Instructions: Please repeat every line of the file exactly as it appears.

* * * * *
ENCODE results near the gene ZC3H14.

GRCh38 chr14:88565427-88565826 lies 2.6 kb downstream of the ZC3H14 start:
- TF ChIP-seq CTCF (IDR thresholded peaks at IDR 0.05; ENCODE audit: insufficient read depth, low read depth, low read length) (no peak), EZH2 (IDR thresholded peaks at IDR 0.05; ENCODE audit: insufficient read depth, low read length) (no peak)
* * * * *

ENCODE results near the gene ZC3H14.

GRCh38 chr14:88565427-88565826 lies 2.6 kb downstream of the ZC3H14 start:
- TF ChIP-seq CTCF (IDR thresholded peaks at IDR 0.05; ENCODE audit: insufficient read depth, low read depth, low read length) (no peak), EZH2 (IDR thresholded peaks at IDR 0.05; ENCODE audit: insufficient read depth, low read length) (no peak)